Back to the Basics

A simple strategy for a complex cyber threat.

The cyber threat landscape is changing at a rapid pace. Critical government information technology infrastructure is probed or under attack 24 hours a day, seven days a week by perpetrators of military or economic espionage, cybercrime and cyberwarfare. The number of attacks against federal networks increased nearly 40 percent in 2010, according to a recent White House report to Congress on federal computer security.

Cyberattacks are "an existential threat to the United States that could significantly alter our nation's potential," Steven Chabinsky, deputy assistant director of the FBI's cyber division, told government IT officials at conference in Washington last spring.

The two latest administrations have dedicated significant time and resources to addressing the cyber threat, making a great deal of progress. In 2008, President George W. Bush launched the Comprehensive National Cybersecurity Initiative to develop a comprehensive approach to securing critical infrastructure. In April, U.S. Cybersecurity Coordinator Howard Schmidt released the National Strategy for Trusted Identities in Cyberspace, which outlines a plan for securing online transactions, and Deputy Defense Secretary William J. Lynn III recently detailed an aggressive strategy that contains five "pillars" of strategic cybersecurity planning.

Yet federal agencies are too eager to find the silver bullet-the latest and greatest solution to this rapidly growing problem.

Advanced technologies have their place in a risk-based strategy, but agencies still must focus on the building blocks of a strong cybersecurity plan. They include the fundamental principles of good infrastructure management-know your network, guard your perimeter, keep your systems up to date and invest in technologies that are designed for a modern threat environment. With a basic plan in place, managers can prioritize cybersecurity investments based on risk rather than focusing solely on new products that often create a false sense of security, cost more over time, and provide only a patchwork of protection and deterrence. So where should agencies begin?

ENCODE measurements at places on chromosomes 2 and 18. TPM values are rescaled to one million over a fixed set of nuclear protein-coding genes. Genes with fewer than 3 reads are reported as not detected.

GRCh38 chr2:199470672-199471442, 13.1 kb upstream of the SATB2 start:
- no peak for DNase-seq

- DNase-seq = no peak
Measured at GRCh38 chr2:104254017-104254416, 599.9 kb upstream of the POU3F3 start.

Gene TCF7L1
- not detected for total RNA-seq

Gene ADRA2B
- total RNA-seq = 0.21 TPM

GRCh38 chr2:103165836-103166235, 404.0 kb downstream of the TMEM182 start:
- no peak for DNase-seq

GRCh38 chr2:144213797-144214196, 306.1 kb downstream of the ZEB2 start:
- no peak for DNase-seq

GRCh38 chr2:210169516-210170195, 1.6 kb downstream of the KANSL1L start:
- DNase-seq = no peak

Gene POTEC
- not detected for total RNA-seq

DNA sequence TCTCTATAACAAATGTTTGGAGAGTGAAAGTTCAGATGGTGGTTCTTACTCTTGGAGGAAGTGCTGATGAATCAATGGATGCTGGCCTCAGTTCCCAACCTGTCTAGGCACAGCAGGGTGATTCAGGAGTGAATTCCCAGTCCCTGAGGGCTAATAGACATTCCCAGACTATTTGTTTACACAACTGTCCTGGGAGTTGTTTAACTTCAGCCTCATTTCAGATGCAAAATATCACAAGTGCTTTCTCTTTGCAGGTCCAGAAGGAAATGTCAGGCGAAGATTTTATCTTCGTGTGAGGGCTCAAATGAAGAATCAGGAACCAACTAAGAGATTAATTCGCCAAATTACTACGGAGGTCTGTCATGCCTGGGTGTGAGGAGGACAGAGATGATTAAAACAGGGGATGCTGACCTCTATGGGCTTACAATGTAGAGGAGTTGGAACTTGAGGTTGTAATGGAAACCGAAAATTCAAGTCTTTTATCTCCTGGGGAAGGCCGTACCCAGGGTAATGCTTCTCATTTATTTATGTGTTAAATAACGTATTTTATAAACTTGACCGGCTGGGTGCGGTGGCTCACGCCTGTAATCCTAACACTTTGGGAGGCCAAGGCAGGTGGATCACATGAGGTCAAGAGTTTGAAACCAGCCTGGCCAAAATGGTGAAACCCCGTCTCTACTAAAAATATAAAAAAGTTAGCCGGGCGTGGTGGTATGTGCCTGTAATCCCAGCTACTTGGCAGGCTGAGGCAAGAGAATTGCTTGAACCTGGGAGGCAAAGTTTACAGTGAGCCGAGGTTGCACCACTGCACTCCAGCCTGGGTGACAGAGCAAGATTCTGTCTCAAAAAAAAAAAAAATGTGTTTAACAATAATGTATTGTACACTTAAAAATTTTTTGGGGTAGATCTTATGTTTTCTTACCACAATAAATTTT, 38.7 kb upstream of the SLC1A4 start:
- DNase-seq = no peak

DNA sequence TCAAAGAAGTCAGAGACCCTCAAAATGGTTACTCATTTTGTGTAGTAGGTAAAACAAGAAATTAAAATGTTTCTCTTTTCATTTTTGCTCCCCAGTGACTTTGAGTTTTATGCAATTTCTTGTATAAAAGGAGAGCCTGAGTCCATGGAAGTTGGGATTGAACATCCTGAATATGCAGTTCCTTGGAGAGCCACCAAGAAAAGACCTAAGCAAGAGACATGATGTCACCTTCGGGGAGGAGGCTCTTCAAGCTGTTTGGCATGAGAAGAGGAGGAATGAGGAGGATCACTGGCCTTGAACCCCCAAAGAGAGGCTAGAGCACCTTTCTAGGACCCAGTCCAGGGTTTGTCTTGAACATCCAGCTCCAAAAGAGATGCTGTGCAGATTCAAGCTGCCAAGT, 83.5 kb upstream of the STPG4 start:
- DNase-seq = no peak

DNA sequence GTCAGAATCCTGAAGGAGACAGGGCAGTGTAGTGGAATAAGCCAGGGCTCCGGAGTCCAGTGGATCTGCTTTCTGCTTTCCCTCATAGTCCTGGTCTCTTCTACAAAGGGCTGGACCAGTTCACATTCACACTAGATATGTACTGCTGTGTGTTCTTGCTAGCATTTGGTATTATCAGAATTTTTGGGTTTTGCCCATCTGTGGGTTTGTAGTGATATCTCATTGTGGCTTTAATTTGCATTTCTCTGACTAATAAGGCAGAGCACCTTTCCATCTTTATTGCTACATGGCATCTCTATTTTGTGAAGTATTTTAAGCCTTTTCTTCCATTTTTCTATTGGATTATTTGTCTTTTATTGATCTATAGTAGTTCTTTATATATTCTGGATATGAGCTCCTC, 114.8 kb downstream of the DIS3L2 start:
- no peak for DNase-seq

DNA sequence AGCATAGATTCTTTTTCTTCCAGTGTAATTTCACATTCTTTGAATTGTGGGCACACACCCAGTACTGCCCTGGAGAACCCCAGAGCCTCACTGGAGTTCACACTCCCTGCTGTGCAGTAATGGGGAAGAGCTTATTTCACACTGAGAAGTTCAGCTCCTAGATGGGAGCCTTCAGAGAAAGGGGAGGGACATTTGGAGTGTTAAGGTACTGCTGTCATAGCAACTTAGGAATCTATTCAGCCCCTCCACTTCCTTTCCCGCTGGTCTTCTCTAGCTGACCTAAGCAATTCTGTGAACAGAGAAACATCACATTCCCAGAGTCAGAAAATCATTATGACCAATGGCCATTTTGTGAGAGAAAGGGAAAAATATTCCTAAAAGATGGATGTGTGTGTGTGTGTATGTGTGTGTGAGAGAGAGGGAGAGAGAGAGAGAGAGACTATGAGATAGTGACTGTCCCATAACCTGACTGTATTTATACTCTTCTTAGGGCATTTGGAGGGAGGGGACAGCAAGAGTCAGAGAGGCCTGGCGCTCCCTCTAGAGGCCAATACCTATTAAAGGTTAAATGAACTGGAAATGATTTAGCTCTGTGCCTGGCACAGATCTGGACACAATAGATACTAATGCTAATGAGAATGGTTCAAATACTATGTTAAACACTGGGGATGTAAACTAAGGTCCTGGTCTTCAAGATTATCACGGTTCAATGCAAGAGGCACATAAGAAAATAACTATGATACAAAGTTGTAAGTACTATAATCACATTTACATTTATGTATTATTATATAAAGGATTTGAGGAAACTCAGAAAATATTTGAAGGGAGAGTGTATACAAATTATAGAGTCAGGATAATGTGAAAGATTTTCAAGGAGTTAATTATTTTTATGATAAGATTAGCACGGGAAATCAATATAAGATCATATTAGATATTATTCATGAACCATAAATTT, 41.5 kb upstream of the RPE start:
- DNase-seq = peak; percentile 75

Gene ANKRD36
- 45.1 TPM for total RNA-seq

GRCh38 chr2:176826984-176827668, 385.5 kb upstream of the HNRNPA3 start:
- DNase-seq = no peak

From a risk-management perspective, they must focus on mitigating threats to key systems. The first step is identifying priorities based on risk. Which systems are most vulnerable? Which are most important to the mission? What data is most valuable to potential enemies?

It's crucial to look at information and communications infrastructure as a whole, defining assets not solely in physical terms but in terms of their critical functions for the mission and business. Then the organization can set short-, medium- and long-term IT security objectives that become the strategy for reducing and managing cyber risk. Prioritized tactics can enhance the organization's cybersecurity by reducing attackers' return on investment. Many cyber adversaries are motivated by ROI in terms of time and energy. An effective defense makes the costs of attack high enough that the rewards are not worth the investment.

Developing software with fewer vulnerabilities makes adversaries work harder, and limiting access during a system breach reduces their gains. Then adversaries will seek alternative targets. And managers don't need multimillion-dollar cybersecurity tools to accomplish this goal.

Another step in a strategic approach to risk management is to ensure the IT infrastructure is strong at its foundation. Compliance and incident management response often take focus away from fundamental security measures and strategic risk management. A life-cycle approach to continuously managing and monitoring security identifies the people, processes, policies and technology needed to protect systems, detect intrusions, respond to security problems and recover systems. Cyber risk cannot be eliminated, but it can be managed.

Agencies must take an evolutionary approach to cybersecurity innovation, moving gradually toward optimal performance. After establishing the baseline state of their networks and IT assets, managers can compare it to a maturity model to prioritize investments in service and security. Such a model boosts their strategic advantage and reduces ROI for would-be attackers.

Agencies are faced with unique organizational challenges such as governance issues, budget competition and the sheer complexity of the heterogeneous IT systems they run. These issues-as well as newer factors like the consumerization of IT, a constant evolution of disparate mobile devices, and the continued growth of telework-are making it difficult to deploy even basic system defenses consistently.

On top of that, government IT managers are often forced to work with incompatible legacy applications and infrastructures that fail to meet prerequisites for some security technologies and often block or inhibit key cyber-security investments.

The agencies that think about risk holistically and then plan investments accordingly are sure to fare better. So don't fall into the trap of focusing too much time, money and resources on the latest and greatest security technology or custom solution as a panacea while ignoring basic commercial solutions and fundamental cybersecurity measures that would greatly mitigate risk. Ironically, many agencies already own the necessary technology through enterprise licensing agreements but have simply failed to deploy it.

Jerry Cochran is a cybersecurity architect at Microsoft Public Sector Services' National Security Group.

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